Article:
Most years, Virginia’s small mountain trout streams have become unfishable trickles by August.
This year has been a bit different. Massive rains in May and June meant the streams were in great shape heading into summer’s peak, which was a good thing because July brought record heat and a strange lack of the almost-daily thunderstorms we’re used to.
A few recent rains have nicely recharged our mountain streams, so they are fishing better than usual for the heat of summer.
This is great because late-summer and early fall offer some of the season’s best dry-fly fishing on small creeks.
This isn’t hatch-matching fishing, though.
It’s terrestrial season.
Bugs that live on land but occasionally end up in the water make up a big part of a trout’s diet this time of year.
Beetles. Crickets. Hoppers. Ants. Cicadas. Bees. Fireflies.
In some regions, it’s all about hoppers. A few years ago I was lucky enough to be in Yellowstone National Park during hopper season. Throwing those big flies to big cutthroats in little water was a real treat.
We’ve got some creeks out here that run through fields and, thus, can have decent hopper action. Of course, opportunistic small stream trout will also hit hoppers even if they’ve never actually seen or eaten an actual grasshopper before. They’re just too big, meaty and buggy to resist. They also make great strike indicators on those days when adding a nymph dropper makes sense.
One of the best trout anglers I know was a cricket devotee. From July through October, if he was throwing a fly that floated, there was a 90 percent chance that fly was a black cricket. He spent a lot of time fishing one good-sized mountain stream that had some nice wild browns in it, and he caught some of those really nice fish on that cricket. (He caught his biggest fish in the spring on olive Woolly Buggers.)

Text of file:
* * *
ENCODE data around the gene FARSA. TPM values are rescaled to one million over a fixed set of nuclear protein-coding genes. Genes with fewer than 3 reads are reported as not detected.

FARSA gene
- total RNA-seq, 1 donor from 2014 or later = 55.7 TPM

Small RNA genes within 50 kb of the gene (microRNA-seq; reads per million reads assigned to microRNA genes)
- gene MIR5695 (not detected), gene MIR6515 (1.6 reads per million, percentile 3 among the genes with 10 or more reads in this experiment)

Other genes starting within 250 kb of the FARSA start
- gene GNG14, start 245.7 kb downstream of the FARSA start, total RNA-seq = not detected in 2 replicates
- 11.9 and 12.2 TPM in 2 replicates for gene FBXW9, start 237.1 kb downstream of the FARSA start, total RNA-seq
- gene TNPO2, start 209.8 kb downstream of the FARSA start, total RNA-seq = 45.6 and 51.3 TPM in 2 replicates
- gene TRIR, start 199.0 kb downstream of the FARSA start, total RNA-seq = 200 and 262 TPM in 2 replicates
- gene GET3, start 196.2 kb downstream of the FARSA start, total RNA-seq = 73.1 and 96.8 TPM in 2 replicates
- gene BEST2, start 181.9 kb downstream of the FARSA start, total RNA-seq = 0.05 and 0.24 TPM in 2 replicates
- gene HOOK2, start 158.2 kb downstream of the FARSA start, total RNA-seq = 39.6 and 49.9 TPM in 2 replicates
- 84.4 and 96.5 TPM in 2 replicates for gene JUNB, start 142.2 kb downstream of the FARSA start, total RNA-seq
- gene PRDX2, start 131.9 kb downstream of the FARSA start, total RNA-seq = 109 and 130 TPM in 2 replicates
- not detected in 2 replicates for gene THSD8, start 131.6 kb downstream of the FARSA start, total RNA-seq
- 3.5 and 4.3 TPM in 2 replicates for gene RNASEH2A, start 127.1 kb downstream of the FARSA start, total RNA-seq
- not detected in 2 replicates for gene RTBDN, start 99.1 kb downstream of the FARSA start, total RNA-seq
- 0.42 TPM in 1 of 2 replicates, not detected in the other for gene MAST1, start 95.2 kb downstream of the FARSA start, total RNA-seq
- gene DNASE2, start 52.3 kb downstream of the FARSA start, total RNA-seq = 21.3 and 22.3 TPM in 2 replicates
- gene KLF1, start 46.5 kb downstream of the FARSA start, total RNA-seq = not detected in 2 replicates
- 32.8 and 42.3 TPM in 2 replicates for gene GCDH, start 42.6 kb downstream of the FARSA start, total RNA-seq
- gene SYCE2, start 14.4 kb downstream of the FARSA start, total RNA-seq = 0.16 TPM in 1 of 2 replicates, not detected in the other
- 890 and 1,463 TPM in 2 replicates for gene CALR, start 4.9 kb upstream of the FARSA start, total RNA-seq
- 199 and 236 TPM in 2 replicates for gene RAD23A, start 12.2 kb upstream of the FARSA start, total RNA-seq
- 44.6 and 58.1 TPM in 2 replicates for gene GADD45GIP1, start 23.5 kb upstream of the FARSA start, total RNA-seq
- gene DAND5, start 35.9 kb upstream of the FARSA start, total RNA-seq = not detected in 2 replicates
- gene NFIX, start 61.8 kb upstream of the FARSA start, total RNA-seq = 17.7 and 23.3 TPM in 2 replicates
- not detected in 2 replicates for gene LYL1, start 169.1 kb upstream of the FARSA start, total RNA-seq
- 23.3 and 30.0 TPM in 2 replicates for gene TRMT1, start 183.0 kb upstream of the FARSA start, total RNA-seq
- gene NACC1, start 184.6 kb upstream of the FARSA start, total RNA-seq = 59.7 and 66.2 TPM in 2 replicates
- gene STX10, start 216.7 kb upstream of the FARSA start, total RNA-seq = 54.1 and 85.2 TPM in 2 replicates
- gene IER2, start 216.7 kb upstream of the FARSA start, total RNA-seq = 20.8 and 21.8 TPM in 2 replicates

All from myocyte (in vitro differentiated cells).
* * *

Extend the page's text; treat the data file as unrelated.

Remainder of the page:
My go-to small stream terrestrial is an ant. They’re abundant along mountain streams, particularly those with lots of in-stream wood.
The other afternoon I hit a small stream in the National Forest not too far from Roanoke. I started with a small Stimulator, which is a great all-purpose attractor fly and looks kind of like a hopper in its own right. The fish didn’t seem very interested.
As I sat on a streamside rock digging through my boxes I felt something crawling on my leg. It was a big black ant. I know how to take a hint.
I tied on a parachute black ant and, for the next couple of hours the creek’s spunky little rainbows and brookies confirmed that it was, indeed, the right choice.
Mark Taylor is TU’s eastern conservation director. He got his start throwing hoppers for smallmouth bass on his home river when he was 12. Unlike the terrestrial flies he casts these days, those hoppers he had to catch first.